Comics Lowdown: Artist OK with defacement of Zunar mural

Also: Moto Hagio returns to the Poe saga, Tini Howard and Gilbert Hernandez talk ‘Assassinistas,’ and Annie Koyama looks back at her first decade as a comics publisher

Someone has defaced a mural of the Malaysian cartoonist Zunar—but the artist who created the mural is OK with that. “I don’t see it as ruined but as a response, and it does not matter to me who is responding,” said Bibichun, the artist. “It’s in the public domain and it’s for members of the public to consume in their own way.” The mural depicted Zunar with his mouth covered by the flag of UMNO, the dominant political party of Malaysia (and therefore a frequent target of Zunar’s cartoon). Recently, an unknown man painted the flag black. “The piece was a response to the suppression of Zunar’s exhibition at the Penang Literary Festival last year,” said Bibichun. “I’m surprised it took Umno supporters such a long time to respond.” Zunar recently canceled a planned exhibit of his work out of concern that it, too, would be attacked.

A caricature of Stan Hart by MAD Magazine artist Sam Viviano

Passings: MAD Magazine writer Stan Hart has died. Hart was a writer for the magazine from 1962 to 2000. In a statement on its website, the magazine said:

With a razor wit and a keen eye, Stan was best known for his movie and TV satires and articles about the relationship between parents and kids. In addition, Stan authored several original MAD paperbacks and co-wrote the Off-Broadway musical “The MAD Show.”

Passings: Physicist and cartoonist Pavel Kantorek died last week in Toronto at the age of 75. Kantorek was born in the Czech Republic (then known as Czechoslovakia) in 1942, and from 1962 to 1968, he published cartoons in the Czech periodical Dikobraz. He left his native country in 1968, after the Russian invasion, and settled in Canada. He was a professor of physics at Ryerson University in Toronto, but he also published many cartoons in Czech periodicals, some of which were collected into books. His work was also published in Canada, the U.S. and Switzerland.

Interviews and Profiles

An illustration from 1977’s Spellbound comic story Beware the Mystery Dolls

The BBC looks at Scottish women who are active in comics, including artists Tanya Roberts and Vicky Stonebridge; the creators’ collaborative Team Girl Comics; and scholar Louise Quirion, the curator of a current show of vintage girls’ comics, “Girls in Print.”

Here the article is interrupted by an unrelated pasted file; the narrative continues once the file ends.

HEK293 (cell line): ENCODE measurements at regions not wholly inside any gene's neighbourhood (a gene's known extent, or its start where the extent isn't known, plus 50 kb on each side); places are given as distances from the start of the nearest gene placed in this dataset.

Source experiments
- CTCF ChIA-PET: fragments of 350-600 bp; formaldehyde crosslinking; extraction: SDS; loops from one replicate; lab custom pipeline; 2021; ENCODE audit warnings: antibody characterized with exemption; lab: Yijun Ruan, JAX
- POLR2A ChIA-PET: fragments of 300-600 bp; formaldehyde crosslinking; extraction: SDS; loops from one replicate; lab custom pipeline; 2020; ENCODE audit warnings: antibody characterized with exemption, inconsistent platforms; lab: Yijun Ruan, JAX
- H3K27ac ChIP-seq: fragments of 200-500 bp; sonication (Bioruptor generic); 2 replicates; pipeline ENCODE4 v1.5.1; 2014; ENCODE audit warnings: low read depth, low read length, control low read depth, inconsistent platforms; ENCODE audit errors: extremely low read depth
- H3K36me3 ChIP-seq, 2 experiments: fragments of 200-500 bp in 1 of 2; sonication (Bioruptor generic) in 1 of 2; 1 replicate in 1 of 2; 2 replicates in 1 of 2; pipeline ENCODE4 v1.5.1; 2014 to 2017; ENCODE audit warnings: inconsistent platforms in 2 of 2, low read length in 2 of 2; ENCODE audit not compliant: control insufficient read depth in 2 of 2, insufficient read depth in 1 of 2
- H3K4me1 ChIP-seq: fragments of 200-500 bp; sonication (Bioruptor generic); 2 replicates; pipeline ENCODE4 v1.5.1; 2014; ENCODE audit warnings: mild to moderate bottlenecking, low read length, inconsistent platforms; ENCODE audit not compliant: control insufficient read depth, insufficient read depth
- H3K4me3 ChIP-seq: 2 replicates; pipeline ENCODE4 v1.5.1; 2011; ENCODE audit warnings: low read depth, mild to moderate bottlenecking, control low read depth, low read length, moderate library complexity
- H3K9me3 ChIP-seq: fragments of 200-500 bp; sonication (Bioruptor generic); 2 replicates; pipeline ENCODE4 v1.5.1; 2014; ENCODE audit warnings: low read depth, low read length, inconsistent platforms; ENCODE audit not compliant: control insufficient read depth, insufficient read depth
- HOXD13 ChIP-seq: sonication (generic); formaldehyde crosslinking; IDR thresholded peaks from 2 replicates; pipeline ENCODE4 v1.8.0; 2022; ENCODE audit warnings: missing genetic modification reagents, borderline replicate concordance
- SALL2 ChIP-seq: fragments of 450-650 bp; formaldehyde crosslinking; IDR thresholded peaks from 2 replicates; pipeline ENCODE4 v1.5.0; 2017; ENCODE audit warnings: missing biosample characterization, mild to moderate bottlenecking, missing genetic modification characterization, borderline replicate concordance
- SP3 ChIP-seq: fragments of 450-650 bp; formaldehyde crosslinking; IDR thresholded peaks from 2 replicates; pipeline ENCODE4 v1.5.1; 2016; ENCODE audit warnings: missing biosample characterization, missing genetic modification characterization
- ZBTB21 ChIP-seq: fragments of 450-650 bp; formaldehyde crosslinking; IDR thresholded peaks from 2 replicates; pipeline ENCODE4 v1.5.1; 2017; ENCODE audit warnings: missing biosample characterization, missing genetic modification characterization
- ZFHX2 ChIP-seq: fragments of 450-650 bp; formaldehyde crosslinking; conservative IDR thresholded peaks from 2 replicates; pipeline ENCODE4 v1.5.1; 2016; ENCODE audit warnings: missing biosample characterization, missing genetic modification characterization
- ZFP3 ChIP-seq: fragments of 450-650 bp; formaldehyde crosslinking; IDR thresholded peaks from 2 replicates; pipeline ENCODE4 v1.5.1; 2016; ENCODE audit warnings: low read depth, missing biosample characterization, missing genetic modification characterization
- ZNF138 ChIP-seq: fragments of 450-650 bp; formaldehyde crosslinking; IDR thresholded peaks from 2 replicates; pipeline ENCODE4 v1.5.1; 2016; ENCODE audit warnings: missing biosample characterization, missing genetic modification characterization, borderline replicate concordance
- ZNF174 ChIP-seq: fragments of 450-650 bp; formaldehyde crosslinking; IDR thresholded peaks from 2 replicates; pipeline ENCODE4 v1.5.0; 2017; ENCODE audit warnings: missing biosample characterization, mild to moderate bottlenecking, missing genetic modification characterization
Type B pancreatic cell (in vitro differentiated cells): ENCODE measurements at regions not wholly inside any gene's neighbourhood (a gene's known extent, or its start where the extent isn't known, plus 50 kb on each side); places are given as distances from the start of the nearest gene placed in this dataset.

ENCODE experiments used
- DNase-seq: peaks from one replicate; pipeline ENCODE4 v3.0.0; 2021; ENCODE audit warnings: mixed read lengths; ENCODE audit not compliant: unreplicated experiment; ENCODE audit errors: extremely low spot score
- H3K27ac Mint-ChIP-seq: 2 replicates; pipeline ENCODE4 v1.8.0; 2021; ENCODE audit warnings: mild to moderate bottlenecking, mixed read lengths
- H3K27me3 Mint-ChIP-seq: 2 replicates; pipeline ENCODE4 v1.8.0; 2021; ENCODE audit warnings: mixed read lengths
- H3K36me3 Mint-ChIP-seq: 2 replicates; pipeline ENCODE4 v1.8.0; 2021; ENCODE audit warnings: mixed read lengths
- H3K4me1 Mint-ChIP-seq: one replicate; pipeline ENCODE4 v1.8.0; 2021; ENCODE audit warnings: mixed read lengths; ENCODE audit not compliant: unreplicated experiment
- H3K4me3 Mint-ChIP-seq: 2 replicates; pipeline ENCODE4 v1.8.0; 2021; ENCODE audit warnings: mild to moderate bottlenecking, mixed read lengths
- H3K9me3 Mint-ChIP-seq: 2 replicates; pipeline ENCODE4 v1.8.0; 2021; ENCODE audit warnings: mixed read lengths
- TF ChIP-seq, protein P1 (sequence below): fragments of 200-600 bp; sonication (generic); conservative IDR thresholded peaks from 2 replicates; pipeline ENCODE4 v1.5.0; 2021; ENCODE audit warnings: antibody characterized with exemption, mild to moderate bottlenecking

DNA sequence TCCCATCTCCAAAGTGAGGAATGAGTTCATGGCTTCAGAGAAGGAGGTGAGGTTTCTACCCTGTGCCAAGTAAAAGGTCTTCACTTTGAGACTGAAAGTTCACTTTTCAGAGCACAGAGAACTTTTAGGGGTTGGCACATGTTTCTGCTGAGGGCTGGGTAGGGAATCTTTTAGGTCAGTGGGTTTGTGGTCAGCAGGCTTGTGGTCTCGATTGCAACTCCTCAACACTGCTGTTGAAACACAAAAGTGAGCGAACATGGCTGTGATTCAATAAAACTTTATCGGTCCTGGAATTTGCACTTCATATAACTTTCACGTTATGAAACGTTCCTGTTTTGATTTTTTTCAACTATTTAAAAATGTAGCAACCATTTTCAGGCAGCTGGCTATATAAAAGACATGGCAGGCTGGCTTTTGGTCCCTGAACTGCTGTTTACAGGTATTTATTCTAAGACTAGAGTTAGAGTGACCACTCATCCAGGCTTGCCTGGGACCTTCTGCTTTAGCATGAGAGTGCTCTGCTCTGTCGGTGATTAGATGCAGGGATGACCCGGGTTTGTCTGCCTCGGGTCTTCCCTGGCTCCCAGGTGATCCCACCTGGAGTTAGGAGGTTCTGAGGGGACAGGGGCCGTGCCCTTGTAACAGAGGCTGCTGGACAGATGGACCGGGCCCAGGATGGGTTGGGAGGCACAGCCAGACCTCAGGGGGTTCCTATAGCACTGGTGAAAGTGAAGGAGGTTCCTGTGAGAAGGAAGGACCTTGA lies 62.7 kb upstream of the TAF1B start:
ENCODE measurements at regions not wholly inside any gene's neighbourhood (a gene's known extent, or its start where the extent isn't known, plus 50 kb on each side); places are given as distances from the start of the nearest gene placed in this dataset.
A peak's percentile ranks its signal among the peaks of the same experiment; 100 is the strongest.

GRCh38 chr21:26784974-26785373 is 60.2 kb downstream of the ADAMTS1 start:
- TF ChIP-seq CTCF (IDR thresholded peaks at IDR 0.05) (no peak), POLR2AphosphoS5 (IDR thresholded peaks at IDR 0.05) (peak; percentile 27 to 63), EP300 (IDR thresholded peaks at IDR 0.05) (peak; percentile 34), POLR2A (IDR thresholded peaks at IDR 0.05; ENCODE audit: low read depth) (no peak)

Kicking Ass, Taking Names: I talked to Tini Howard and Gilbert Hernandez about their Black Crown comic Assassinistas.

Make Mine MAD: Ahead of an appearance at the Animix Tel Aviv festival, MAD Magazine art director Sam Viviano talks about his job and living the MAD life.

Your Longread of the Day: Sarah Horrocks interviews Katie Skelly for The Comics Journal.

“After One War—They Start Raising Babies for the Next,”

Art for The Masses: Françoise Mouly and Art Spiegelman profile cartoonist Art Young, who was active in the late 19th/early 20th centuries; his work for the Communist paper The Masses led to a trial for treason, but he was nonetheless a popular and well-liked artist, and as Mouly and Spiegelman point out, many of his drawings withstand the test of time.

Ten Years of Kickass Annie: Annie Koyama reflects on Koyama Press’s first decade and tells the unlikely story of how it began (she was sidelined by a brain aneurysm that at first was thought to be terminal, and she used the money she had saved up to travel to start publishing comics instead).


Poe no Ichizoku

More Poe: Although it hasn’t been translated into English (legally), Moto Hagio’s vampire saga Poe no Ichizoku (The Poe Clan) was an important and incredibly popular shoujo manga in the 1970s, so it’s big news that she picked up the story again last year, serializing it in a monthly magazine first and then publishing it as a new volume, Poe no Ichizoku: Haru no Yume (The Poe Clan: Dream of Spring). Writing for the Yomiuri Shinbun, critic Kanta Ishida explains the history of Poe and reviews the story as a whole.

The Biz

Career Paths: Todd Allen does an interesting analysis of the background of creators who have top-selling comics at Image right now. There’s a lot to chew on here, but the tl;dr is that most of the more successful creators made their bones at Marvel or DC; aside from Robert Kirkman, creators who have built their careers primarily at Image don’t do as well.

Small Is Beautiful: We focus a lot on the larger shows, but here’s a local-news story about a real grass-roots comics event: The Comics and Collectibles Trade Show in St. Girardeau, Missouri. Six vendors, about 50 attendees, free admission, and it’s sponsored by a local comics shop. Another local shop participates as well, and the owner says the small show is a great way to have real conversations with customers.

Leave a Reply

Your email address will not be published. Required fields are marked *

This site uses Akismet to reduce spam. Learn how your comment data is processed.